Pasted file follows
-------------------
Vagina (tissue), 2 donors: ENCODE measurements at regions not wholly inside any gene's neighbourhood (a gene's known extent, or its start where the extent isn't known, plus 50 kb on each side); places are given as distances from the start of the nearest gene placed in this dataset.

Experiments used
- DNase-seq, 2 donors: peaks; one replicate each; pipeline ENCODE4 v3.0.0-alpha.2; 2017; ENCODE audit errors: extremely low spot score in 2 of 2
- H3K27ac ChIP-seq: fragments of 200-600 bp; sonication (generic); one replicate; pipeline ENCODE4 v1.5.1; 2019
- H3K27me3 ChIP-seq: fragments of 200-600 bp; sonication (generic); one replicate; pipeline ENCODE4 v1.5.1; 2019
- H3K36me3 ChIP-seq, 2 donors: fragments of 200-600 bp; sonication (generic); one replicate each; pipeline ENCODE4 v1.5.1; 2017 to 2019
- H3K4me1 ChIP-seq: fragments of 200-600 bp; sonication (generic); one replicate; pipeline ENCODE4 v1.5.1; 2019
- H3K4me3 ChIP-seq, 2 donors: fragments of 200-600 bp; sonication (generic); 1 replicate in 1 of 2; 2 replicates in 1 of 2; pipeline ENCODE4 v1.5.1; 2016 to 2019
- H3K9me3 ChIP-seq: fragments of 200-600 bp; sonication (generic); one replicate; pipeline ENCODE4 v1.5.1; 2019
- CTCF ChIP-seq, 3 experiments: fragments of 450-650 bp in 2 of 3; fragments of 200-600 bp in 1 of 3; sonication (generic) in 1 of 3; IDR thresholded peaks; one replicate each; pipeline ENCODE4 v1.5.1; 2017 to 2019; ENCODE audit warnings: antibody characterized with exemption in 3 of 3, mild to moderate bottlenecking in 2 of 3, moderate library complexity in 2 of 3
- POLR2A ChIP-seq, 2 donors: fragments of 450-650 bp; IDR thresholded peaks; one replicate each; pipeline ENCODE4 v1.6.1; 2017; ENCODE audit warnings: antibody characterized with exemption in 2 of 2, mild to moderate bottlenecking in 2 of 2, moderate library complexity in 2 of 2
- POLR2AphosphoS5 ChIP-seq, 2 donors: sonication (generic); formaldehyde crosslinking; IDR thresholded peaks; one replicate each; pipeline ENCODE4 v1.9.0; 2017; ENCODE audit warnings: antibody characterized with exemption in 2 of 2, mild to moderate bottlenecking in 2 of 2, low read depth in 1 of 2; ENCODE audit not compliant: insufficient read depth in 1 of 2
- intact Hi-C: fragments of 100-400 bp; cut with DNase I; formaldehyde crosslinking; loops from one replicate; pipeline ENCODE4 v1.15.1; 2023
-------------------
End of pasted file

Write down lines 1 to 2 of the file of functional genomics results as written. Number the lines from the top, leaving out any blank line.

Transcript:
Vagina (tissue), 2 donors: ENCODE measurements at regions not wholly inside any gene's neighbourhood (a gene's known extent, or its start where the extent isn't known, plus 50 kb on each side); places are given as distances from the start of the nearest gene placed in this dataset.

Experiments used